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[382] quarrel over that which we have not, and which we have no very honest way of acquiring. Let us settle the difficulties that threaten us now, and not anticipate those which may never come. Let the public mind have time to cool; let us forget, in the general prosperity, the mutual dependence and the common glory of our country, that we have ever quarreled over the question that we have put at rest; and perhaps when, in the march of events, the northern provinces of Mexico are brought under our sway, they may come in without a ripple on the political sea, whose tumultuous waves now threaten to ingulf us all in one common ruin.

In offering to settle this question by the admission of New Mexico, we of the North who assent to it propose a great sacrifice, and offer a large concession. We propose to take in a State that is deficient in population, and that possesses but imperfectly many of the elements of a member of the Union, and that will require, in one form or another, even after its admission, the aid of the General Government. But we make the offer in a spirit of compromise and good feeling, which we hope will be reciprocated.

And now, Mr. President, I appeal to Senators on the other side, when we thus offer to bridge over seven-eighths of the frightful chasm that separates us, will you not build the other eighth? When, with outstretched arms, we approach you so near, that by reaching out your hands you can clasp ours in the fraternal grasp from which they should never be separated, will you, with folded arms and closed eyes, stand upon extreme demands which you know we cannot accept, and for which, if we did, we could not carry our constituents?

There was no response to this; and the Senate, after having refused--30 to 25--to postpone the subject to take up the Kansas Admission bill, proceeded to vote on Mr. Clark's substitute, which was in these words:

Resolved, That the provisions of the Constitution are ample for the preservation of the Union, and the protection of all the material interests of the country; that it needs to be obeyed rather than amended; and that an extrication from our present dangers is to be looked for in strenuous efforts to preserve the peace, protect the public property, and enforce the laws, rather than in new guarantees for peculiar interests, compromises for particular difficulties, or concessions to unreasonable demands.

Resolved, That all attempts to dissolve the present Union, or overthrow or abandon the present Constitution, with the hope or expectation of constructing a new one, are dangerous, illusory, and destructive; that, in the opinion of the Senate of the United States, no such reconstruction is practicable; and, therefore, to the maintenance of the existing Union and Constitution should be directed all the energies of all the departments of the Government, and the efforts of all good citizens.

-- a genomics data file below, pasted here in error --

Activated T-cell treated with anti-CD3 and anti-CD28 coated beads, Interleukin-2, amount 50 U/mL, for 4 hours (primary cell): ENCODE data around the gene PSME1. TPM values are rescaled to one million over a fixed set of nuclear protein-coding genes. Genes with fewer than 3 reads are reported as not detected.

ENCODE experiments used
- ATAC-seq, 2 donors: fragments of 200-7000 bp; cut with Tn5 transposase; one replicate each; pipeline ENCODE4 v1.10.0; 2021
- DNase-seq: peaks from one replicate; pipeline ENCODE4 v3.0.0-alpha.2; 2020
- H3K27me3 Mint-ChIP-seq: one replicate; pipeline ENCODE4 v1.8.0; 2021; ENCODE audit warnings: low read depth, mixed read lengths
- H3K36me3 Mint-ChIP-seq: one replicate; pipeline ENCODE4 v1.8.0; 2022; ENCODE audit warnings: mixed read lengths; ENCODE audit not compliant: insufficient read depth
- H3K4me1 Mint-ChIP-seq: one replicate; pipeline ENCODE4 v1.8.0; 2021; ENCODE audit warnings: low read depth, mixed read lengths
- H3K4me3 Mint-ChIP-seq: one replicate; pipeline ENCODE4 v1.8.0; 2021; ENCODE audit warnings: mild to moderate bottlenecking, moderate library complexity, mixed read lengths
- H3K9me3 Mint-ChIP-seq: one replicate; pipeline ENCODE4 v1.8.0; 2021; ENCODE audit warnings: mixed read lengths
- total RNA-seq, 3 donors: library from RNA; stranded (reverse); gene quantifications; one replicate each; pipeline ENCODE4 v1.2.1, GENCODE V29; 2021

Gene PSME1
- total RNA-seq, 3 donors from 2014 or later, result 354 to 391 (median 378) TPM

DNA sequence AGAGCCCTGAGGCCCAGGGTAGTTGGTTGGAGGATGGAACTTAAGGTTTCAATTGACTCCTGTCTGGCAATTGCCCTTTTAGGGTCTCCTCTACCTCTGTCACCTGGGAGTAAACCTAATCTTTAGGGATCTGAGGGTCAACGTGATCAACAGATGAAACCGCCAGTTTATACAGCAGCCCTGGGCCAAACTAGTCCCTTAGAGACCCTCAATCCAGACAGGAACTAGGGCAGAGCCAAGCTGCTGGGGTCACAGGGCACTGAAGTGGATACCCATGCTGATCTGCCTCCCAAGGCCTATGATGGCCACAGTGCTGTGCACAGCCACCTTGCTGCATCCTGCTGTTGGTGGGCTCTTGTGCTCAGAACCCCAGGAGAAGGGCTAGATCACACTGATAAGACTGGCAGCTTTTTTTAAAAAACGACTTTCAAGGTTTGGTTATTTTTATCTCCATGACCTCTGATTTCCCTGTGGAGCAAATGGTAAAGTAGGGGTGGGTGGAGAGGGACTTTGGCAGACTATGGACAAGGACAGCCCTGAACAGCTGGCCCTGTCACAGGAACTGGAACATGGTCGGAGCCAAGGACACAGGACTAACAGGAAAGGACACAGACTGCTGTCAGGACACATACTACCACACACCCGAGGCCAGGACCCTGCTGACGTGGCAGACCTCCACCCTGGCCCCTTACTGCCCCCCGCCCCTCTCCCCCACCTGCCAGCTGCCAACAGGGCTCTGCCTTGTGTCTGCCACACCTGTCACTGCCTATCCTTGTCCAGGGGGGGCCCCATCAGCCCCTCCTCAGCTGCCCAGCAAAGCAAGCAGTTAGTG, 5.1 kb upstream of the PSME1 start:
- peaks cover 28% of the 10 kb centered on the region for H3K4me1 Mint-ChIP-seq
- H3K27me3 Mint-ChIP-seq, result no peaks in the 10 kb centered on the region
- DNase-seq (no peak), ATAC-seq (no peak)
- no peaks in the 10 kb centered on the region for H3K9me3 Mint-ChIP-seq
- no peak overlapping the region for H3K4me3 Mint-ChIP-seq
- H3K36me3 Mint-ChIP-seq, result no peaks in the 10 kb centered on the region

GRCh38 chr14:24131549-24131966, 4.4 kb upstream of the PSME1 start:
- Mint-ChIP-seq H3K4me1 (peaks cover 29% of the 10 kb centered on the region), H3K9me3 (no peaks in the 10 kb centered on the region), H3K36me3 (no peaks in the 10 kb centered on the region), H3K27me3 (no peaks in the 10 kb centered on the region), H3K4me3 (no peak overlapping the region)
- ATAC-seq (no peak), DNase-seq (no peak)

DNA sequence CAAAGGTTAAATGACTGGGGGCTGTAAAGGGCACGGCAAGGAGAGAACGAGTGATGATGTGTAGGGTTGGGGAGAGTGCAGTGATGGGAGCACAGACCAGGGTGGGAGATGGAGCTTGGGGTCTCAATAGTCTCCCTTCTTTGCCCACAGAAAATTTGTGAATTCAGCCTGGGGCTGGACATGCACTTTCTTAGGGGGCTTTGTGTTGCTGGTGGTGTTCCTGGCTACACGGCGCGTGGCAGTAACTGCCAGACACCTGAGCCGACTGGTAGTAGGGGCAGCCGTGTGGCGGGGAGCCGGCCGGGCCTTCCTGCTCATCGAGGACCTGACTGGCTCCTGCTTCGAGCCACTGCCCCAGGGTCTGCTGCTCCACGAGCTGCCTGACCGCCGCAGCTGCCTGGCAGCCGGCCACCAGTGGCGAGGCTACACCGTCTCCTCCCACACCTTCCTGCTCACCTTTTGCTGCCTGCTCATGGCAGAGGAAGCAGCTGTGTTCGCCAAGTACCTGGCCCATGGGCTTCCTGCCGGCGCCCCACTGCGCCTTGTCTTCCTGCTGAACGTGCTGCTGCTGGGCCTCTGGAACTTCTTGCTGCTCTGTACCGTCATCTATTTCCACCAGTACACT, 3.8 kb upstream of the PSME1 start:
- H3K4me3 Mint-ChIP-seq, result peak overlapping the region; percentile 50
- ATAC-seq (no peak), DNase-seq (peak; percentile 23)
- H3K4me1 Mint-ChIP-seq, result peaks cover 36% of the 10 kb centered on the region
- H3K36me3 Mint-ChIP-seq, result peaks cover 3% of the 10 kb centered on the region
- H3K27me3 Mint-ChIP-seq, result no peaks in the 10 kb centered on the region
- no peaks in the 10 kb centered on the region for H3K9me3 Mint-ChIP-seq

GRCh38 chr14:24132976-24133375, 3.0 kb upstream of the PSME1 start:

The vote was now taken on this substitute, which was adopted, as follows:

Yeas.--Messrs. Anthony, Baker, Bingham, Cameron, Chandler, Clark, Collamer, Dixon, Doolittle, Durkee, Fessenden, Foot, Foster, Grimes, Hale, Harlan, King, Seward, Simmons, Sumner, Ten Eyck, Trumbull, Wade, Wilkinson, and Wilson-25 [all Republicans].

Nays.--Messrs. Bayard, Bigler, Bragg, Bright, Clingman, Crittenden, Fitch, Green, Gwin, Hunter, Johnson, of Tennessee, Kennedy, Lane, of Oregon, Mason, Nicholson, Pearce, Polk, Powell, Pugh, Rice, Saulsbury, and Sebastian-23 [all Democrats, but two Bell-Conservatives, in italics].

Messrs. Iverson, of Georgia, Benjamin and Slidell, of Louisiana, Hemphill and Wigfall, of Texas, and R. W. Johnson, of Arkansas--who had voted just before against taking up the Kansas bill-had now absented themselves or sat silent, and allowed Mr. Clark's resolves to supplant Mr. Crittenden's, which were thus defeated. They doubtless did this in obedience to a resolve, preconcerted with Messrs. Davis, Toombs, etc., to accept no adjustment or concession which did not receive the vote of a majority of the Republicans.

In the last hours of the session,1 the subject was called up by Mr. J. M. Mason, of Virginia, when Mr. Clark's substitute aforesaid was reconsidered and rejected-22 to 14-in order to have a direct vote on the

1 March 2, 1861.

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